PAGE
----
And this was what these poor Manchester operatives, with all the darkness that was in them and round them, did manage to perform. They put their huge inarticulate question, "What do you mean to do with us?" in a manner audible to every reflective soul in this kingdom; exciting deep pity in all good men, deep anxiety in all men whatever; and no conflagration or outburst of madness came to cloud that feeling anywhere, but everywhere it operates unclouded. All England heard the question: it is the first practical form of our Sphinx-riddle. England will answer it; or, on the whole, England will perish;—one does not yet expect the latter result!

For the rest, that the Manchester Insurrection could yet discern no radiance of Heaven on any side of its horizon; but feared that all lights, of the O'Connor or other sorts, hitherto kindled, were but deceptive fish-oil transparencies, or bog will-o'-wisp lights, and no dayspring from on high: for this also we will honour the poor Manchester Insurrection, and augur well of it. A deep unspoken sense lies in these strong men,—inconsiderable, almost stupid, as all they can articulate of it is. Amid all violent stupidity of speech, a right noble instinct of what is doable and what is not doable never forsakes them: the strong inarticulate men and workers, whom Fact patronises; of whom, in all difficulty and work whatsoever, there is good augury! This work too is to be done: Governors and Governing Classes that can articulate and utter, in any measure, what the law of Fact and Justice is, may calculate that here is a Governed Class who will listen.

And truly this first practical form of the Sphinx-question, inarticulately and so audibly put there, is one of the most impressive ever asked in the world. "Behold us here, so many thousands, millions, and increasing at the rate of fifty every hour. We are right willing and able to work; and on the Planet Earth is plenty of work and wages for a million times as many. We ask, If you mean to lead us towards work; to try to lead us,—by ways new, never yet heard of till this new unheard-of Time? Or if you declare that you cannot lead us? And expect that we are to remain quietly unled, and in a composed manner perish of starvation? What is it you expect of us? What is it you mean to do with us?" This question, I say, has been put in the hearing of all Britain; and will be again put, and ever again, till some answer be given it.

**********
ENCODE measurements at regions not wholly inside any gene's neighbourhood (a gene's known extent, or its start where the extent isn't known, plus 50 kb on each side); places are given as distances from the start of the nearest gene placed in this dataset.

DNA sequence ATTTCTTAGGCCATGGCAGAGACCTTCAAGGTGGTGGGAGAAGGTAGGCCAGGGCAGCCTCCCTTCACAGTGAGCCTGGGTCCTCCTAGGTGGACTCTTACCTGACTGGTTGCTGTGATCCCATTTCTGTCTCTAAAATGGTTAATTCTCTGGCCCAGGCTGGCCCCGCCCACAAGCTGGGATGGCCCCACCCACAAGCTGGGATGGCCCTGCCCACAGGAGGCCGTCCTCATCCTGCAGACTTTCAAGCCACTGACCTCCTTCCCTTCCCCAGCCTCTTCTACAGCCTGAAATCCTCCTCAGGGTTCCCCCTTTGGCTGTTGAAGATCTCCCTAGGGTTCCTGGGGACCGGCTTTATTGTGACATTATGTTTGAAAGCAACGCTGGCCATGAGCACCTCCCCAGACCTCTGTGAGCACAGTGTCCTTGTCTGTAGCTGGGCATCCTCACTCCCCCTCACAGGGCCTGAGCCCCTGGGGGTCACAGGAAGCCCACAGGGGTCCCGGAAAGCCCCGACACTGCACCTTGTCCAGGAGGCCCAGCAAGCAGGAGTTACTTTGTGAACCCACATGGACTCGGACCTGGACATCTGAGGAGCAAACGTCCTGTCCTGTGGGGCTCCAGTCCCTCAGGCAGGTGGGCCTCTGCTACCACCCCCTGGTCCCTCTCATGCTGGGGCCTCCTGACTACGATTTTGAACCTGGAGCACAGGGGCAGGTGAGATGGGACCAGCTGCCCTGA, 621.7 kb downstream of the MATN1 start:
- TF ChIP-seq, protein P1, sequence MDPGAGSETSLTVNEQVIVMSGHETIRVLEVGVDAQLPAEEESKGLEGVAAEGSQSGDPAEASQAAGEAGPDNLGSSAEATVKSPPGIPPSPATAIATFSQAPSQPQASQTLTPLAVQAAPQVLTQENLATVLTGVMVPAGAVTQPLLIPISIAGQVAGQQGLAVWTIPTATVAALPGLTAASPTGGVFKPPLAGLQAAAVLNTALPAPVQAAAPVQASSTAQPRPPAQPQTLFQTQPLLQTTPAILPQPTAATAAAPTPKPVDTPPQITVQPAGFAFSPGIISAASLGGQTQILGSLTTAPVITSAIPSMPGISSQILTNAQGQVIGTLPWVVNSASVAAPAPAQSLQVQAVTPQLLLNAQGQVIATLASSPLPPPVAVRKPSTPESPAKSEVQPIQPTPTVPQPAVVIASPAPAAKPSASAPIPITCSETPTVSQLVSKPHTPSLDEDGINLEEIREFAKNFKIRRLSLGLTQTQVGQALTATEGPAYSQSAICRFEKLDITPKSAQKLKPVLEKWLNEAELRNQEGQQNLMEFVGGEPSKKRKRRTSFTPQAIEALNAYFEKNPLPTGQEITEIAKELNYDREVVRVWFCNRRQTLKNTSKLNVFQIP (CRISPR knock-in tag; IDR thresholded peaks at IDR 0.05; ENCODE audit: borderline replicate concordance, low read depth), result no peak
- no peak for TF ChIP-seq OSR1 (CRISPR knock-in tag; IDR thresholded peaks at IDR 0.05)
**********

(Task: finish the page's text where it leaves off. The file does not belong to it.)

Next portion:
Unhappy Workers, unhappier Idlers, unhappy men and women of this actual England. We are yet very far from an answer, and there will be no existence for us without finding one. "A fair day's-wages for a fair day's-work:" it is as just a demand as Governed men ever made of Governing. It is the everlasting right of man. Indisputable as Gospels, as arithmetical multiplication-tables: it must and will have itself fulfilled;—and yet, in these times of ours, with what enormous difficulty, next-door to impossibility! For the times are really strange; of a complexity intricate with all the new width of the ever-widening world; times here of half-frantic velocity of impetus, there of the deadest-looking stillness and paralysis; times definable as showing two qualities, Dilettantism and Mammonism;—most intricate obstructed times! Nay, if there were not a Heaven's radiance of Justice, prophetic, clearly of Heaven, discernible behind all these confused world-wide entanglements, of Landlord interests, Manufacturing interests, Tory-Whig interests, and who knows what other interests, expediencies, vested interests, established possessions, inveterate Dilettantisms, Midas-eared Mammonisms,—it would seem to every one a flat impossibility, which all wise men might as well at once abandon. If you do not know eternal Justice from momentary Expediency, and understand in your heart of hearts how Justice, radiant, beneficent, as the all-victorious Light-element, is also in essence, if need be, an all-victorious Fire-element, and melts all manner of vested interests, and the hardest iron cannon, as if they were soft wax, and does ever in the long-run rule and reign, and allows nothing else to rule and reign,—you also would talk of impossibility! But it is only difficult, it is not impossible. Possible? It is, with whatever difficulty, very clearly inevitable.